Wembley Stadium, 30 July 1966, was our only ever World Cup win. But let’s imagine what it would be like if, as with our rivals, we’d won it many times? Brazil have been World Champions on five occasions, Germany four, and Italy four. Most England fans would be “over the moon” if they could boast a similarly glorious record. They’re wrong. I believe it’s wonderful that we’ve only triumphed once. We all share that one single powerful memory. Sometimes in life less is definitely more.

Something extraordinary has happened. Few of us are even old enough to remember, but somehow, we all know everything that happened that day. Even if you care little about the beautiful game, I’m going to bet that you can recall as many as five iconic moments from 50 years ago. You will have clearly in your mind the BBC commentator Kenneth Wolstenholme’s famous lines, as Geoff Hurst tore down the pitch to score his hat-trick: “Some people are on the pitch. They think it’s all over. It is now”. And it was. 4 - 2 to England against West Germany. Thirty minutes earlier the Germans had equalised in the dying moments of the second half to take the game to extra time.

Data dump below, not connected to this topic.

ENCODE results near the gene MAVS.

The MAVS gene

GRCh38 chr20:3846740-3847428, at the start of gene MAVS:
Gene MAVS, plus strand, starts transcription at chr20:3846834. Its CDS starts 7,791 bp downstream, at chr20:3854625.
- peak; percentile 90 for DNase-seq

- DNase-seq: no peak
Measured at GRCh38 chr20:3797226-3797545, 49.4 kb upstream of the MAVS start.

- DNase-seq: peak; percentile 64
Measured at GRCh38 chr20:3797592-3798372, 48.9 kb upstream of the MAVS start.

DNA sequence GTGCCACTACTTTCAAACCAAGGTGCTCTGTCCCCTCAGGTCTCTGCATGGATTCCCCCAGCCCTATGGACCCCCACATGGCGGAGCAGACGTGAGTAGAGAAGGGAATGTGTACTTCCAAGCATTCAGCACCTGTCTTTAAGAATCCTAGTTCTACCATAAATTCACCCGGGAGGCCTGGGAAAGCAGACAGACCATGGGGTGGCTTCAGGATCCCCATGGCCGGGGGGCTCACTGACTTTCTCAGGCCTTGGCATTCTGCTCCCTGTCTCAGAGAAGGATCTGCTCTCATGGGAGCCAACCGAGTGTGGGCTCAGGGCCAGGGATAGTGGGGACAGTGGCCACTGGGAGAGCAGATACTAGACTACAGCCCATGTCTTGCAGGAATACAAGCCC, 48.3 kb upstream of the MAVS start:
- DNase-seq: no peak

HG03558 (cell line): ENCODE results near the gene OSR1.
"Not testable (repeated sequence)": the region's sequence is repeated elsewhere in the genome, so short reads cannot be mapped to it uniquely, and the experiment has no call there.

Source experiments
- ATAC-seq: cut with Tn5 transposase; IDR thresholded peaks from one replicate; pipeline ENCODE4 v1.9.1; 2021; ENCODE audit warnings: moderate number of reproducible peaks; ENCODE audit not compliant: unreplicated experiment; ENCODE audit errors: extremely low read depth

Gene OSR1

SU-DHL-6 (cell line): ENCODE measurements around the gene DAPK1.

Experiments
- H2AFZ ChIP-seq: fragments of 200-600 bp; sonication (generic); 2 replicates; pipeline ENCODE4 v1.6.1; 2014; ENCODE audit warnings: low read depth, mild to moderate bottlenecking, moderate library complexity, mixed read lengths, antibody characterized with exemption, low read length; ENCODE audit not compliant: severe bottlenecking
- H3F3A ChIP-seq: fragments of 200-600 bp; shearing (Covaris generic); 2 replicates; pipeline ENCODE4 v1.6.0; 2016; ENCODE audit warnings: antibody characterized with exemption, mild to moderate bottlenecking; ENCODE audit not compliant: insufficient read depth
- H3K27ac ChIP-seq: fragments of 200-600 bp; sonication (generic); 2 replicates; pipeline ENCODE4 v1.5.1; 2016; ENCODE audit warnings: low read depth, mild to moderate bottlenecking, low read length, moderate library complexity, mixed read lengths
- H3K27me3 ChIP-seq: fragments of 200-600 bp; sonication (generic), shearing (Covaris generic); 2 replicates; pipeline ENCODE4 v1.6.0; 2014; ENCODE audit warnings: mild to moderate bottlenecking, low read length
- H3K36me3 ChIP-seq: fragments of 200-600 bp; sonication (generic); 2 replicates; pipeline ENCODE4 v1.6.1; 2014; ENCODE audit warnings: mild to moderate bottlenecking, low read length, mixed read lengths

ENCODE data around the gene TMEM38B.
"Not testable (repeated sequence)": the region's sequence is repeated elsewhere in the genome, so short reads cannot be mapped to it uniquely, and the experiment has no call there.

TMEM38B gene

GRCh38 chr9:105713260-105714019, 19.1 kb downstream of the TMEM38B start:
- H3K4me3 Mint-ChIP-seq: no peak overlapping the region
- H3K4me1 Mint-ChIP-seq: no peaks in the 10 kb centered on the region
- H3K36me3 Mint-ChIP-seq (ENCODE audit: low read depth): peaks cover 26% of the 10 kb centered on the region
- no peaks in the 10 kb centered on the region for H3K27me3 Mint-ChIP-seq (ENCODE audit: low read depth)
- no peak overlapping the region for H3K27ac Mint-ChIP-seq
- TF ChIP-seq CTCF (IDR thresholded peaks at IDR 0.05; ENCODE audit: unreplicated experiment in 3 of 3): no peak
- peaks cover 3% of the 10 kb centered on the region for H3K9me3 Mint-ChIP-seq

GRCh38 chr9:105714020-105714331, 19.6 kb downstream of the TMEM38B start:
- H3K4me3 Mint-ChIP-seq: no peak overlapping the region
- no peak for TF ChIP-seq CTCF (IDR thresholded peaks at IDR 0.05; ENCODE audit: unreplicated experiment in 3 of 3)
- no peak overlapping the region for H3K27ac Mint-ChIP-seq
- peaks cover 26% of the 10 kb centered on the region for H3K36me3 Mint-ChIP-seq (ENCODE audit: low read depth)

More drama we all share: Geoff Hurst’s second goal. Or the goal that wasn’t, as technology has since, I think, conclusively proved. The shot that crashed off the cross bar and did or didn’t cross the line. Of course, even if you weren’t alive at the time, you will know that the linesman, one Tofiq Bakhramov, from Azerbaijan (often incorrectly referred to as “Russian”) could speak not a word of English, signalled it as a goal.

Then there’s the England Captain, the oh-so-young and handsome Bobby Moore. The very embodiment of the era. You can picture him now wiping his muddy hands on his white shorts before he shakes hands with a youthful Queen Elizabeth. Later you see him lifted aloft by his team mates holding the small golden Jules Rimet trophy.